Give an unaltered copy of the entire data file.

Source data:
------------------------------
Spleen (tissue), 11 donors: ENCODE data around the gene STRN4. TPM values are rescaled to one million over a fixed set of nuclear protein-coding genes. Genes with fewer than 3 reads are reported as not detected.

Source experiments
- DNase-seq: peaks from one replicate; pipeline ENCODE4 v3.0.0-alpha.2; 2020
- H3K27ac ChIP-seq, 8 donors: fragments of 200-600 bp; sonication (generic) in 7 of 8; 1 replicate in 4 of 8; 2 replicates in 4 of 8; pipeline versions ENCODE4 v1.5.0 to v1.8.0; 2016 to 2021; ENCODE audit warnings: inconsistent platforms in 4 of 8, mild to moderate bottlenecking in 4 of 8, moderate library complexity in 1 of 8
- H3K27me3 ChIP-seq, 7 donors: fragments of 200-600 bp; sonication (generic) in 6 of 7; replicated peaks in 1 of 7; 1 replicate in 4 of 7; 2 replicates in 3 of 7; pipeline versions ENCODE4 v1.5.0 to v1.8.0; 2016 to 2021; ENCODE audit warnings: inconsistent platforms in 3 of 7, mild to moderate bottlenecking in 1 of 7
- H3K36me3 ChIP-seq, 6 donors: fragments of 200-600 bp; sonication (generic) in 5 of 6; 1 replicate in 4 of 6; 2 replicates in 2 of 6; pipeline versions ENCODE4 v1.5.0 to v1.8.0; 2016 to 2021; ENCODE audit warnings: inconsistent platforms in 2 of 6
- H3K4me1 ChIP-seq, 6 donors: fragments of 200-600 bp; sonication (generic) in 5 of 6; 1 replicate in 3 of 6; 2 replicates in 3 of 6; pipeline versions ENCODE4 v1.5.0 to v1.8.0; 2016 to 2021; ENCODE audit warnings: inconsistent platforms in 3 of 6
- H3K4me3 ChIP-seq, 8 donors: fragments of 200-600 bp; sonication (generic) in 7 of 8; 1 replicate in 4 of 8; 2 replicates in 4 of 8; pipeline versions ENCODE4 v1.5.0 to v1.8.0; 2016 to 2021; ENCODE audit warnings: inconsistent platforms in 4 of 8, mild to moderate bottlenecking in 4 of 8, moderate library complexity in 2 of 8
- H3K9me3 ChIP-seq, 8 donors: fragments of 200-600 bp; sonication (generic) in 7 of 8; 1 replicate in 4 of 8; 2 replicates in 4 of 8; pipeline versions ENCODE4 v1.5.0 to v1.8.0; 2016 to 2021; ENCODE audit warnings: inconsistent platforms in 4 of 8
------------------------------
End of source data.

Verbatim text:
Spleen (tissue), 11 donors: ENCODE data around the gene STRN4. TPM values are rescaled to one million over a fixed set of nuclear protein-coding genes. Genes with fewer than 3 reads are reported as not detected.

Source experiments
- DNase-seq: peaks from one replicate; pipeline ENCODE4 v3.0.0-alpha.2; 2020
- H3K27ac ChIP-seq, 8 donors: fragments of 200-600 bp; sonication (generic) in 7 of 8; 1 replicate in 4 of 8; 2 replicates in 4 of 8; pipeline versions ENCODE4 v1.5.0 to v1.8.0; 2016 to 2021; ENCODE audit warnings: inconsistent platforms in 4 of 8, mild to moderate bottlenecking in 4 of 8, moderate library complexity in 1 of 8
- H3K27me3 ChIP-seq, 7 donors: fragments of 200-600 bp; sonication (generic) in 6 of 7; replicated peaks in 1 of 7; 1 replicate in 4 of 7; 2 replicates in 3 of 7; pipeline versions ENCODE4 v1.5.0 to v1.8.0; 2016 to 2021; ENCODE audit warnings: inconsistent platforms in 3 of 7, mild to moderate bottlenecking in 1 of 7
- H3K36me3 ChIP-seq, 6 donors: fragments of 200-600 bp; sonication (generic) in 5 of 6; 1 replicate in 4 of 6; 2 replicates in 2 of 6; pipeline versions ENCODE4 v1.5.0 to v1.8.0; 2016 to 2021; ENCODE audit warnings: inconsistent platforms in 2 of 6
- H3K4me1 ChIP-seq, 6 donors: fragments of 200-600 bp; sonication (generic) in 5 of 6; 1 replicate in 3 of 6; 2 replicates in 3 of 6; pipeline versions ENCODE4 v1.5.0 to v1.8.0; 2016 to 2021; ENCODE audit warnings: inconsistent platforms in 3 of 6
- H3K4me3 ChIP-seq, 8 donors: fragments of 200-600 bp; sonication (generic) in 7 of 8; 1 replicate in 4 of 8; 2 replicates in 4 of 8; pipeline versions ENCODE4 v1.5.0 to v1.8.0; 2016 to 2021; ENCODE audit warnings: inconsistent platforms in 4 of 8, mild to moderate bottlenecking in 4 of 8, moderate library complexity in 2 of 8
- H3K9me3 ChIP-seq, 8 donors: fragments of 200-600 bp; sonication (generic) in 7 of 8; 1 replicate in 4 of 8; 2 replicates in 4 of 8; pipeline versions ENCODE4 v1.5.0 to v1.8.0; 2016 to 2021; ENCODE audit warnings: inconsistent platforms in 4 of 8